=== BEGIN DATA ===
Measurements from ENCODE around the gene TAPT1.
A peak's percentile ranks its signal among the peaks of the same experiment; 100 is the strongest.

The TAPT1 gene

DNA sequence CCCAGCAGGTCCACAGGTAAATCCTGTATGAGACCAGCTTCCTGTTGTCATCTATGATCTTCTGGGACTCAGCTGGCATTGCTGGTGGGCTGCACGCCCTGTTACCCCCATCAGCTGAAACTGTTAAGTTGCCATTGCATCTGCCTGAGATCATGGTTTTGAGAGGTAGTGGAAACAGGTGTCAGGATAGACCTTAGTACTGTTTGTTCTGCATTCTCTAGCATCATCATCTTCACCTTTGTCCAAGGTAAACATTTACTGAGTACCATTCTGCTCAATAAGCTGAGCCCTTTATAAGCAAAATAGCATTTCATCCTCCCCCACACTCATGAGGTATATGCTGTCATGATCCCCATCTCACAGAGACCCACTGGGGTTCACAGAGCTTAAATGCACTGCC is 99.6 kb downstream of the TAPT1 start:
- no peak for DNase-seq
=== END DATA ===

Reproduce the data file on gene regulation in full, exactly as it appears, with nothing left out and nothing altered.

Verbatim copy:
Measurements from ENCODE around the gene TAPT1.
A peak's percentile ranks its signal among the peaks of the same experiment; 100 is the strongest.

The TAPT1 gene

DNA sequence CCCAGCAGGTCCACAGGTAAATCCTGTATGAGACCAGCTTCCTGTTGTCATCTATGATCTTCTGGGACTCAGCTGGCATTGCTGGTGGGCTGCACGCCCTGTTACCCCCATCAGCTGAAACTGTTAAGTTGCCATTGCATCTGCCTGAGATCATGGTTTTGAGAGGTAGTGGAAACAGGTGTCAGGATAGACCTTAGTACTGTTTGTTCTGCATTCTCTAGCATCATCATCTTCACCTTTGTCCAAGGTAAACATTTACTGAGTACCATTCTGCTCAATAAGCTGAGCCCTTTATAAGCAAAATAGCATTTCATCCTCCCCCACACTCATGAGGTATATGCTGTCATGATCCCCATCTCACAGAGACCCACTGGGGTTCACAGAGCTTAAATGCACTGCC is 99.6 kb downstream of the TAPT1 start:
- no peak for DNase-seq